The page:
I was going to print some testimonials from previous Blazersedge Night kids and teachers today but something even more pressing has come up. For those who don't know, Blazersedge Night is when we, as a blogging community, purchase tickets and distribute them to kids (and their chaperons) who wouldn't otherwise get to see a Blazers game. These young folks come from all kinds of backgrounds and over the years we've sent hundreds of them to their first game, hearing their cheers and seeing their wide-eyed, thankful astonishment as a reward. This year's game is March 22nd versus the Memphis Grizzlies and we're looking to send 600 kids. You read that right, 600.
The reason that number is so high is because last years we sent 500 kids to Blazersedge Night and we barely met demand at that. As far as I know we've never had to say, "No" to a request. Everyone who's asked, we've sent.
The only qualification for going to Blazersedge Night is that you are a kid in need, for whatever reason. We don't talk to these kids directly before they arrive at the game. Instead their teachers, counselors, principals, and other associated adults write in on their behalf. We take the names and numbers of tickets needed and then send them along.
And that brings us to this post. Last week in the post announcing the 2012 Blazersedge Night I invited adults who work with children in need to write me at the e-mail address below. Already the requests are pouring in. I want to relay some of them to you (with identifying details omitted) so you can see what they look like...who we're talking about. These are absolutely typical of the people who write us. Take a look:
I work in a school where the vast majority of students are on some kind of assistance program. I have a class of 24 students myself. Every one of them comes from a difficult background and none of them have the means to attend a Blazers game. That's like a far-off dream to most of them. It's something that other people whose lives are normal get to do. I know you must have plenty of requests but even four or five tickets would make a huge difference. I can't imagine how excited they'd be. We could have a contest for them. I already have teachers willing to give the students rides and pay for their own tickets. If you are able to sent us tickets can we buy tickets for the drivers from you or how would we get seats close? If you can't send us tickets I understand. I won't tell the students until you let me know. Thank you for what you're doing.
So...here's what we do in cases like this. We tell this teacher that no, we can't send 5 tickets. We're sending 24 plus enough for the drivers/chaperons. Not some of her kids are going to get to go...ALL of her kids are going to get to go. No contests...nobody loses in this game. If those kids need it, we provide it.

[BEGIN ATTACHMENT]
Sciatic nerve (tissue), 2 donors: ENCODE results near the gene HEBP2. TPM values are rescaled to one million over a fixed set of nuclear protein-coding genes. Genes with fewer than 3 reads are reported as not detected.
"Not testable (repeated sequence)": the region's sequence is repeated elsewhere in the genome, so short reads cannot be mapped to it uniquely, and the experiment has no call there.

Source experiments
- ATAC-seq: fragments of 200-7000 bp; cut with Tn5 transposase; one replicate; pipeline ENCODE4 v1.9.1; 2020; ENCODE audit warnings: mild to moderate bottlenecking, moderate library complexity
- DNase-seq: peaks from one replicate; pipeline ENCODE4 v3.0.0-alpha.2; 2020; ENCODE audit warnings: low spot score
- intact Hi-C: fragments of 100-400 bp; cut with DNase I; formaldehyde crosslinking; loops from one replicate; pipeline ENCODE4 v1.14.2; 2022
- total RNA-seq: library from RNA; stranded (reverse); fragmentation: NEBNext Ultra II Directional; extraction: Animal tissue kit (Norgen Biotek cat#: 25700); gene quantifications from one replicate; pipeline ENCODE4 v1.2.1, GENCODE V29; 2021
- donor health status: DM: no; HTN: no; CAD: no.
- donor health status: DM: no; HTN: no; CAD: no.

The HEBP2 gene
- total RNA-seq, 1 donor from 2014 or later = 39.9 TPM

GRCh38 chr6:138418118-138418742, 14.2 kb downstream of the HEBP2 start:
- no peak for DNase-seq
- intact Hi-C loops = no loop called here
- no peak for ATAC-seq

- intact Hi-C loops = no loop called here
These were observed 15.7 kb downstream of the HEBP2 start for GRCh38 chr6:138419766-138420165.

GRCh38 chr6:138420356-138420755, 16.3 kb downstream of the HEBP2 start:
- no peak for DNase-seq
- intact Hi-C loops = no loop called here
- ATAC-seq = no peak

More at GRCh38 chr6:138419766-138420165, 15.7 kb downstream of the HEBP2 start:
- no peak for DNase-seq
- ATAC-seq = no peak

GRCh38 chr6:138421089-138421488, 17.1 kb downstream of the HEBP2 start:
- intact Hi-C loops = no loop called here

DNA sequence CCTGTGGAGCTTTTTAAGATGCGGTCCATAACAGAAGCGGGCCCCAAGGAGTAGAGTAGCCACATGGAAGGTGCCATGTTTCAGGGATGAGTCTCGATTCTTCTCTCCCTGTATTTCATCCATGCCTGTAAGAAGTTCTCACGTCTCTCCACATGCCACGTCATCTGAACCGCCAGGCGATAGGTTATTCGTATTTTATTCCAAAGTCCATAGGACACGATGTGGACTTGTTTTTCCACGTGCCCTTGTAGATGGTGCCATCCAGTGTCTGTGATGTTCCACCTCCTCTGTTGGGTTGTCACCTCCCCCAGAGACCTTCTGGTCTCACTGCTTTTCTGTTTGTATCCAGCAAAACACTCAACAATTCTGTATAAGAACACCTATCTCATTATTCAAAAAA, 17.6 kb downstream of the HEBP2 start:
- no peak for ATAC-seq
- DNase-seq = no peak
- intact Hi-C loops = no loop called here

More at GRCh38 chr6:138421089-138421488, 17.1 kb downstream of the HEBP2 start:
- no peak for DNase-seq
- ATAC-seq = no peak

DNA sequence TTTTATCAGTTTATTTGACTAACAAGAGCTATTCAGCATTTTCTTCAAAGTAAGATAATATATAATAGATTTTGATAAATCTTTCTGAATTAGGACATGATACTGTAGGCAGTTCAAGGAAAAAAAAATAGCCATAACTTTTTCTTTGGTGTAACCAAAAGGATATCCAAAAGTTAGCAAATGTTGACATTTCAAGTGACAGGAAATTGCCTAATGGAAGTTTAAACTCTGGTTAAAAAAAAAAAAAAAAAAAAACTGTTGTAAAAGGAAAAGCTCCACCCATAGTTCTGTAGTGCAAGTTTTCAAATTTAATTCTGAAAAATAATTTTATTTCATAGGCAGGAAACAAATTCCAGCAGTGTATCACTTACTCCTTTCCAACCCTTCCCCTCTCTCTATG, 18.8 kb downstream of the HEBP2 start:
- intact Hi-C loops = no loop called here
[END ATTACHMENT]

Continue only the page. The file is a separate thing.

I'm a high school basketball coach and most of my players are doing fine but three are from different backgrounds than the others. We don't make a big deal out of it but it shows. Most of my players get picked up after the game in mini-vans and go home smiling. These guys want to stay. Sometimes I worry that school and the team are the only stability they have. It's not the fault of their parents. They're doing what they can. Life just doesn't work out for everybody the same. I wasn't quite sure from your post whether the tickets were free or discounted. If they're at a discount, can you tell me how much?
They're free. And they're yours. Three plus somebody to take them.
I work with a special group of kids who have a condition that most people don't know about. It doesn't make headlines and we don't receive a lot of government support or funds from anyone besides the families of those afflicted. We're under the radar to almost everyone so our kids get passed over for things like this. If you have extra tickets, would you consider us?
Not only are we considering you, we are sending you.
Are you beginning to see how this works, folks?
But the thing is, it doesn't work without those tickets. As I've said before, this is not a corporate-sponsored event. This is us, our readership doing something amazing. Some folks buy 1 or 2 tickets. One gentleman wrote me and asked how he could give $500. We have everything in between that range too. Offices pool money. Restaurant staffs pool tips for a shift. College students band together and scrape up enough to send a couple kids. People who just love and appreciate the team help out by creating an indelible impression on the next generation of Blazers fans created by these Blazersedge Night moments. Thank you to ALL of you who have given so far. But there are still more tickets needed before we can say we're done.
Here is the information you need. Please, take a moment today to help out if you can. As I said in the first post, this defines us not only as a site, but as Portland fans. Unity, outstretched hands, and the chance to cheer together...this is what it's all about.
If you want to buy tickets in regular amounts (like 1 or 5 or 20) you can simply go to:
Then type in the password: Blazersedge
The Blazers have set up this site so you can order directly. Tickets are $14 each plus there's a $5 service charge for the entire order no matter how many tickets you buy. They accept all the usual online payment methods. Note that this only works for DONATED tickets. You cannot buy tickets for yourself this way.
If you want to give a non-standard amount (like $10 or $100) and/or want to avoid the service charge you may make a donation via PayPal to the account firstname.lastname@example.org We'll compile the funds donated via PayPal into one lump sum and purchase tickets accordingly.
If you're having difficulty with one of the above methods or if you wish to purchase tickets for yourself to attend this event in our sections you can always call Lisa Swan at 503-963-3966. She will help you out.
If you know students in need, feel free to e-mail me at the address just below.